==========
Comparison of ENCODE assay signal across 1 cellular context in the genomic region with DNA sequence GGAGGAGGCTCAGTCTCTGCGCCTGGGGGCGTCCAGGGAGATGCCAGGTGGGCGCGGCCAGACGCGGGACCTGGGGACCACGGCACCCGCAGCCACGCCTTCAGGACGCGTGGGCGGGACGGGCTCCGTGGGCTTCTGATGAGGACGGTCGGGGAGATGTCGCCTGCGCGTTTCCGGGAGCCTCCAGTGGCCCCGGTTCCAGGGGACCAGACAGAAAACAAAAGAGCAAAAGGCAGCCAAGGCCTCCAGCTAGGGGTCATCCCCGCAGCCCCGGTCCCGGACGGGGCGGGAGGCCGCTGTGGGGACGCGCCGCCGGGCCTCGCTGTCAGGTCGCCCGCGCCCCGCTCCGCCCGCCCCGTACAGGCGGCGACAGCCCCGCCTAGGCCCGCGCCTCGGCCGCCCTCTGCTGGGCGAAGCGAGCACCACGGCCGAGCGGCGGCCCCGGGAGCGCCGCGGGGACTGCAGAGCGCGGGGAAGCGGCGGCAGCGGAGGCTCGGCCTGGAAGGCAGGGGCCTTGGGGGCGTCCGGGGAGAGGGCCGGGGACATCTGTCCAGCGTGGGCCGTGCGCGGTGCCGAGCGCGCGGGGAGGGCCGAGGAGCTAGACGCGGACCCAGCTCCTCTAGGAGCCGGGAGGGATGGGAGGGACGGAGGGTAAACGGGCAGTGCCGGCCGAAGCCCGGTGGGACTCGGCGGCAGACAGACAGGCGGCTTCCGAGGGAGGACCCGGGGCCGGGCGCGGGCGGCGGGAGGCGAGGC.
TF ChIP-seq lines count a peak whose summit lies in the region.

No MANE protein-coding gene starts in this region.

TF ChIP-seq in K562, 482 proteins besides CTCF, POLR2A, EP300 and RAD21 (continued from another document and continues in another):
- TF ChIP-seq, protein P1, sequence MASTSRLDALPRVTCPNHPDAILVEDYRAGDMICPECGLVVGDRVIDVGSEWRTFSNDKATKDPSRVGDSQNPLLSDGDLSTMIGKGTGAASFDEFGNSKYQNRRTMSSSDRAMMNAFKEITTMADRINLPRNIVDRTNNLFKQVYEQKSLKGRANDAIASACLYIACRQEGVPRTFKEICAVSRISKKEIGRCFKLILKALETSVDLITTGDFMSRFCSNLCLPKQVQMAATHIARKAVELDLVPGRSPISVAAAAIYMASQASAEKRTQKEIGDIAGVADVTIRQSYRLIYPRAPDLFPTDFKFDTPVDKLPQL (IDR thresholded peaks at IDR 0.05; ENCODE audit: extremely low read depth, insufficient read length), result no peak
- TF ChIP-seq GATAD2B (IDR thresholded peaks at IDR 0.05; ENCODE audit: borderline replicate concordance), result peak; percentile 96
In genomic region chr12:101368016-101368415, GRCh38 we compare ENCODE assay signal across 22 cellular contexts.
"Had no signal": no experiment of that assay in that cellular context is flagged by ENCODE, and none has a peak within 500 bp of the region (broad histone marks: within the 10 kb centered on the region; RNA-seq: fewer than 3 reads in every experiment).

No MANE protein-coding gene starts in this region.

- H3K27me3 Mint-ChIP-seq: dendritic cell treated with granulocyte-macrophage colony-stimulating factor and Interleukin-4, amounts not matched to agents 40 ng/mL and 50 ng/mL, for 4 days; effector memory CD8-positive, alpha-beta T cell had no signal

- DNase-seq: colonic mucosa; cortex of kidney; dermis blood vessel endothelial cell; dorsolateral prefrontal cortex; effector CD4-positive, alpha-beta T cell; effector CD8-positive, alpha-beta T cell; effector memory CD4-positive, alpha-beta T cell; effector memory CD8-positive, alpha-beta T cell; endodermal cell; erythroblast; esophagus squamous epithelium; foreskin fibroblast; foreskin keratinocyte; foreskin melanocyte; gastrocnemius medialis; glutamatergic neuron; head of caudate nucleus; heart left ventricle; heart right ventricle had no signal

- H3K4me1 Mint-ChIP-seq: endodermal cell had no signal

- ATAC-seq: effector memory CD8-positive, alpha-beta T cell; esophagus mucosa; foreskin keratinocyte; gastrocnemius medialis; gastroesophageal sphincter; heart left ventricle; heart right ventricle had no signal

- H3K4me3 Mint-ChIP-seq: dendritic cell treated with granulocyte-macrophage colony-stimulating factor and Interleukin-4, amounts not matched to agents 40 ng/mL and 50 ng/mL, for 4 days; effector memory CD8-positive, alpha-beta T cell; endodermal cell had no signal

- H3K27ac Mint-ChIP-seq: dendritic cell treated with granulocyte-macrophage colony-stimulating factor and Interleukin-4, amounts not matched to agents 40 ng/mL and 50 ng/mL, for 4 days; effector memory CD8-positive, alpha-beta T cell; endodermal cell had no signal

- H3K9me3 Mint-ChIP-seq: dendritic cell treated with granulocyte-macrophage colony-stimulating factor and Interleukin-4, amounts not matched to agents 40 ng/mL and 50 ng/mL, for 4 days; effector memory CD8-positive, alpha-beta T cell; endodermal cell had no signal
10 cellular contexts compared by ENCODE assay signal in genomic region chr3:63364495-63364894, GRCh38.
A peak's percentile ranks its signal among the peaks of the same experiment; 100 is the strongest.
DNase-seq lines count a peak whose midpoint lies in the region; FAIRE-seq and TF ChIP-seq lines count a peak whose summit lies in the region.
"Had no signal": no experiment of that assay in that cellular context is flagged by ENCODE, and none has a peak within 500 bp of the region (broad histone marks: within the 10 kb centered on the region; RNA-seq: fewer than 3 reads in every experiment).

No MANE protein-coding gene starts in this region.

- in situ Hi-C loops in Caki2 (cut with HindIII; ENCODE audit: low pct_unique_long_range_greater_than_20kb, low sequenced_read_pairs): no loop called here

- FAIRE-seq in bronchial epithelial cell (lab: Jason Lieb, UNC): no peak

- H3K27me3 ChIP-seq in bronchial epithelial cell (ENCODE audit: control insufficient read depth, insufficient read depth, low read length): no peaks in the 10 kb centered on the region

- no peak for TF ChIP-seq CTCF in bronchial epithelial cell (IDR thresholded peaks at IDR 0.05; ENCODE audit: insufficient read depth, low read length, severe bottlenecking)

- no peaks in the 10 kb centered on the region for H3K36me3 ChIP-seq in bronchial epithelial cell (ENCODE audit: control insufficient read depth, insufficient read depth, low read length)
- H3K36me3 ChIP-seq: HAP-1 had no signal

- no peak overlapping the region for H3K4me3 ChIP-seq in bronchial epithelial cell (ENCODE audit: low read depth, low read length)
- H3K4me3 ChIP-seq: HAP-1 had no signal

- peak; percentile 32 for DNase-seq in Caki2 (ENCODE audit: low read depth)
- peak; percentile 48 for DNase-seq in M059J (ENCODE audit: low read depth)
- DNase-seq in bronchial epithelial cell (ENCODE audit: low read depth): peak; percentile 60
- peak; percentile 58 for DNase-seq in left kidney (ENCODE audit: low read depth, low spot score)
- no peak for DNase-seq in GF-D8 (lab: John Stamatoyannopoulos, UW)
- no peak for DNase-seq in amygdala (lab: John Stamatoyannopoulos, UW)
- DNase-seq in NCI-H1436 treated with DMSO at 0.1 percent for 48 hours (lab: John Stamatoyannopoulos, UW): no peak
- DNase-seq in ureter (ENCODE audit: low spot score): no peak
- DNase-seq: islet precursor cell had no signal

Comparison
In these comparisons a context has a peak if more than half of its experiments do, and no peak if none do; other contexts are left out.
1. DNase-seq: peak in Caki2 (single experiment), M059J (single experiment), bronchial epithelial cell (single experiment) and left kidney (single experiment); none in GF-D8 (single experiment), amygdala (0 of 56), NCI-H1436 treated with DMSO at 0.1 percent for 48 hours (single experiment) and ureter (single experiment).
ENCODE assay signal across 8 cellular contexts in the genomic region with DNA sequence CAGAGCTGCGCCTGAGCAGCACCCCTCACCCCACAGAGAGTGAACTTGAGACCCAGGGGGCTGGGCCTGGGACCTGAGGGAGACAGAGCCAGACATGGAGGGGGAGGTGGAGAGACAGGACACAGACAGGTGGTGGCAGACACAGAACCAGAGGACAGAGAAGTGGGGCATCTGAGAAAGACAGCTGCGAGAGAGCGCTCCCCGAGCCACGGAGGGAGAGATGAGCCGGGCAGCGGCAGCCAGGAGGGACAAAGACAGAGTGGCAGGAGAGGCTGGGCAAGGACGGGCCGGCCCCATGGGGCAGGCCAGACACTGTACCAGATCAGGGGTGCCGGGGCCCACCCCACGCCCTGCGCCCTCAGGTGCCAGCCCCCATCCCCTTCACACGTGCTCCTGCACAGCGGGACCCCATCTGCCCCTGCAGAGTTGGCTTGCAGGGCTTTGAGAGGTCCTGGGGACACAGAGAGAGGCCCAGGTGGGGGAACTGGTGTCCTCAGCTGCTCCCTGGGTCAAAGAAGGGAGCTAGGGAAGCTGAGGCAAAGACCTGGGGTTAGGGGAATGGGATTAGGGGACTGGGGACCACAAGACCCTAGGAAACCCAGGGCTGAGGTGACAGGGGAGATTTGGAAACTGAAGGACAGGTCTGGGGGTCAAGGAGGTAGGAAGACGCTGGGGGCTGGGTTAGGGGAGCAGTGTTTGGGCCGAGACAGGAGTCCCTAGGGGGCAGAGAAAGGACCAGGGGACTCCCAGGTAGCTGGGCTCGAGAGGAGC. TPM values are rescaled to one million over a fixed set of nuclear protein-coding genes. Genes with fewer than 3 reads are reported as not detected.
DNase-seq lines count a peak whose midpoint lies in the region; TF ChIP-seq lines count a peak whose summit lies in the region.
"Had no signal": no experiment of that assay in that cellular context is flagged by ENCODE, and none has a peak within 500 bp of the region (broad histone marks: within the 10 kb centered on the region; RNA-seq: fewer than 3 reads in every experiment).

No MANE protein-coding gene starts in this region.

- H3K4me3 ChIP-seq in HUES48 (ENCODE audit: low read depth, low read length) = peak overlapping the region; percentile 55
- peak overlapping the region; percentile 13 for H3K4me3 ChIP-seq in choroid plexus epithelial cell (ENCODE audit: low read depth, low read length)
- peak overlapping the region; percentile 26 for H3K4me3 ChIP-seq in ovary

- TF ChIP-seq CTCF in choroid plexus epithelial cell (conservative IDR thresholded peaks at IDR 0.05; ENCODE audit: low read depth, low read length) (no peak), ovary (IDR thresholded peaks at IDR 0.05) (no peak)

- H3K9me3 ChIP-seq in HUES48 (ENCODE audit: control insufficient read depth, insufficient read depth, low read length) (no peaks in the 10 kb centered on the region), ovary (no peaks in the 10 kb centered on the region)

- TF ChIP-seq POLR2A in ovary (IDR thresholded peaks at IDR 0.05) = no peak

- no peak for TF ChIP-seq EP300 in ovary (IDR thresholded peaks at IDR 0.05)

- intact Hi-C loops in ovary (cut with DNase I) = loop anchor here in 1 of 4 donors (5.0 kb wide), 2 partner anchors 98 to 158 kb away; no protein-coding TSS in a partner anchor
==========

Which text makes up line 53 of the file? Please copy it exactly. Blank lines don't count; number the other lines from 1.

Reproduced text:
- intact Hi-C loops in ovary (cut with DNase I) = loop anchor here in 1 of 4 donors (5.0 kb wide), 2 partner anchors 98 to 158 kb away; no protein-coding TSS in a partner anchor